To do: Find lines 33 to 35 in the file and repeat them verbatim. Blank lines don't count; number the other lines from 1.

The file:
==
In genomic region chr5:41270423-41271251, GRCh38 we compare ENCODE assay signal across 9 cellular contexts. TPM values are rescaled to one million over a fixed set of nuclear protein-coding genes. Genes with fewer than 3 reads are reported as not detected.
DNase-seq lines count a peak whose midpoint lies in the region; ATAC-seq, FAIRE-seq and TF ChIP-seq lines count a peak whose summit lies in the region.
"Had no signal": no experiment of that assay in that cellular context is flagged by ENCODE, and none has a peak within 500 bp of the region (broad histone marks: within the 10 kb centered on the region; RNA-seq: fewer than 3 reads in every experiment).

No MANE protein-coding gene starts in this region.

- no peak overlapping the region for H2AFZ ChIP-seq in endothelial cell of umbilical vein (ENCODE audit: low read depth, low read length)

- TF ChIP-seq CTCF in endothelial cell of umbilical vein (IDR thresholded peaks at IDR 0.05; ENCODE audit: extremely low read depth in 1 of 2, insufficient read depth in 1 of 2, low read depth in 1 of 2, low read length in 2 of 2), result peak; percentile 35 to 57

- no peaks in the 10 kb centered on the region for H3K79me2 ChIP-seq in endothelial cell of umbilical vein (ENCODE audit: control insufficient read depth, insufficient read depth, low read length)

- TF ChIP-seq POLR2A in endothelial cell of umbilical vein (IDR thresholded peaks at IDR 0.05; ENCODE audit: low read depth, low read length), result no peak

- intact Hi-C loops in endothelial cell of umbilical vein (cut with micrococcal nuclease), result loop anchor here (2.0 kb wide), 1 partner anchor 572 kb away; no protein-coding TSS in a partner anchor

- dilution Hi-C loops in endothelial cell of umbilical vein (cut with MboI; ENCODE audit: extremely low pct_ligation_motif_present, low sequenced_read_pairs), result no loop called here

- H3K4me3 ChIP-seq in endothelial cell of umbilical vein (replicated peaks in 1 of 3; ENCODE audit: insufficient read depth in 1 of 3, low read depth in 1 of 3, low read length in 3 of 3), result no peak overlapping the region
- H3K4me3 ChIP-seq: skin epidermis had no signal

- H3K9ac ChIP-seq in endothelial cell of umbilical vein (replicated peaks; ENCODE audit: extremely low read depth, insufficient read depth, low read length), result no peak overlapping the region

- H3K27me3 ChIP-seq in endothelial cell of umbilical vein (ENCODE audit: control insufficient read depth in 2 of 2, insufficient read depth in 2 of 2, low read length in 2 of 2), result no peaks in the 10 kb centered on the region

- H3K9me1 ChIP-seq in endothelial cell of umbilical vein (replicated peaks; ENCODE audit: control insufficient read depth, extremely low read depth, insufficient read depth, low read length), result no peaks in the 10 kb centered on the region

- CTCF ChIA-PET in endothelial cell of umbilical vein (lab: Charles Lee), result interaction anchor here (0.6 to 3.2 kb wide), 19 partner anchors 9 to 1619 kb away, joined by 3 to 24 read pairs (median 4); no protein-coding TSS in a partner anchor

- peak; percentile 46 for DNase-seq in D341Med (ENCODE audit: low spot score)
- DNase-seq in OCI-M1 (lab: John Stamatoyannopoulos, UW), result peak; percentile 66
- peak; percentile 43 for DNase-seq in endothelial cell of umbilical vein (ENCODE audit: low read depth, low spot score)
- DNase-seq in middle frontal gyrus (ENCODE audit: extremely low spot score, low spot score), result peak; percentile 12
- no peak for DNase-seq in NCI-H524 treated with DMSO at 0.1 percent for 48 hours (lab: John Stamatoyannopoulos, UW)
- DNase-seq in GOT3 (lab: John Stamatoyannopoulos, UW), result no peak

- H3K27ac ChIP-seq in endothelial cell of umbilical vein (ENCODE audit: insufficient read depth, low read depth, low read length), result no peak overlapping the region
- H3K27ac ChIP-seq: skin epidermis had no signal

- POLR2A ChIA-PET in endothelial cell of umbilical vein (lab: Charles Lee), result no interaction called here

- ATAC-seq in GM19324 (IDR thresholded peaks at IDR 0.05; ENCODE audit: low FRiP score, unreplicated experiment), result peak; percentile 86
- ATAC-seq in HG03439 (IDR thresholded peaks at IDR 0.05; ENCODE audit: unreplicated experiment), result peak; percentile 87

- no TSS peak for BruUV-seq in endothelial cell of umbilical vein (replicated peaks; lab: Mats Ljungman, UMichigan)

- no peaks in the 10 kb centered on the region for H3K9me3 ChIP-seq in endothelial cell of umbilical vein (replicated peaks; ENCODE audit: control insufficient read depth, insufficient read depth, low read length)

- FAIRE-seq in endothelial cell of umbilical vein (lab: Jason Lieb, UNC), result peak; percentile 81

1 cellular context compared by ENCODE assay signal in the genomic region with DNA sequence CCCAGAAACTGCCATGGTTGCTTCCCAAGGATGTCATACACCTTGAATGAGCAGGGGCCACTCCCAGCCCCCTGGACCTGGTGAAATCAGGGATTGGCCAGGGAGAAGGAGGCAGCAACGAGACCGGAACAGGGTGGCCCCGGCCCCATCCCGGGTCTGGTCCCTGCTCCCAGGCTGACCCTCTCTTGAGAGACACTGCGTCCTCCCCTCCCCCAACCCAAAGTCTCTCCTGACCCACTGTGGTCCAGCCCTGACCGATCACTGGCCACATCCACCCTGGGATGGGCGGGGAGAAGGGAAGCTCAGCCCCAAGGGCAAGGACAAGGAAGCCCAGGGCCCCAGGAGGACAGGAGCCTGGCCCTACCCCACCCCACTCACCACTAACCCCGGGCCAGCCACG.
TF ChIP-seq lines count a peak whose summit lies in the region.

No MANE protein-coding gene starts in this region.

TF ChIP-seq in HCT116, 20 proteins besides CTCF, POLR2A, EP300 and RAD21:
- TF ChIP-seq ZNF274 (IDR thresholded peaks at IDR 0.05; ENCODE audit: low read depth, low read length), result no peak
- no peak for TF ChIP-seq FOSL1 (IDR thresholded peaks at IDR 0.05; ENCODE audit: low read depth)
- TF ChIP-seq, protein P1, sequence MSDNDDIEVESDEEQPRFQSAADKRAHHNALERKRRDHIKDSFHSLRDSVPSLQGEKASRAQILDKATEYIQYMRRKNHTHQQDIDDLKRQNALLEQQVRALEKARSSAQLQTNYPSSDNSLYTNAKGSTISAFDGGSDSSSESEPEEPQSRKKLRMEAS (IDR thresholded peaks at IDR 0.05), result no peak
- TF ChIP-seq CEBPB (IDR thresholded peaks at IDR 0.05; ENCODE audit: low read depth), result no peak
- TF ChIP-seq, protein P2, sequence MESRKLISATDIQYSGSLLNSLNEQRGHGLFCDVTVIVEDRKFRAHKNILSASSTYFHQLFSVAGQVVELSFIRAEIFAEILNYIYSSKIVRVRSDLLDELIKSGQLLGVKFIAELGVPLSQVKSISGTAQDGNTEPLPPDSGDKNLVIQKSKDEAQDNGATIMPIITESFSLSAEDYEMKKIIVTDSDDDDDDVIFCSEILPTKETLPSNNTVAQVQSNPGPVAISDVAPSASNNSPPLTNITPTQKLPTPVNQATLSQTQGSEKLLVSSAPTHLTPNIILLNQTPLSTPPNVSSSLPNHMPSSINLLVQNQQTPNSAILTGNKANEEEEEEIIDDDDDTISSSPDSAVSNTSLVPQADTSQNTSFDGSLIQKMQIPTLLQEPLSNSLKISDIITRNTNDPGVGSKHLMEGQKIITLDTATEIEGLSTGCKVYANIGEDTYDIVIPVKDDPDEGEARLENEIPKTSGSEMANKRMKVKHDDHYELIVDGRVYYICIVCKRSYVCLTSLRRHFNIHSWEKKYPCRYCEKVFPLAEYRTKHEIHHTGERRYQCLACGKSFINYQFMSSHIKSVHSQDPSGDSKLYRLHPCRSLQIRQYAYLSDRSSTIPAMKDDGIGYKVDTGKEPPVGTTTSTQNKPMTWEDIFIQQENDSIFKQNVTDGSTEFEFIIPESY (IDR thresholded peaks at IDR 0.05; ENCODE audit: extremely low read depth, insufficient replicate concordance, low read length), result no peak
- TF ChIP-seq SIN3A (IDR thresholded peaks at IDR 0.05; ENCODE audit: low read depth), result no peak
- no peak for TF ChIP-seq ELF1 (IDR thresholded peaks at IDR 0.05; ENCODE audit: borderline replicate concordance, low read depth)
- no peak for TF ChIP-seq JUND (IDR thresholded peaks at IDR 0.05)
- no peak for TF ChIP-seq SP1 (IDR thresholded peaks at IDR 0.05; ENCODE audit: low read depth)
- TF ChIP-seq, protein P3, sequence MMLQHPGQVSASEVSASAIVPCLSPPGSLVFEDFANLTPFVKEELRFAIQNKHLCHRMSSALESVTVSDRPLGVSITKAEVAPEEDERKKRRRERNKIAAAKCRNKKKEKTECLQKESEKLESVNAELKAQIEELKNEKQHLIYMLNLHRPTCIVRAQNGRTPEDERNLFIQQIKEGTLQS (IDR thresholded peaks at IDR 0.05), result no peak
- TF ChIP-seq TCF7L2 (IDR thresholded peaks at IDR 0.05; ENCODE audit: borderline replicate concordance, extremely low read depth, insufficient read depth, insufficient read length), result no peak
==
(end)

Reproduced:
No MANE protein-coding gene starts in this region.

TF ChIP-seq in HCT116, 20 proteins besides CTCF, POLR2A, EP300 and RAD21:
- TF ChIP-seq ZNF274 (IDR thresholded peaks at IDR 0.05; ENCODE audit: low read depth, low read length), result no peak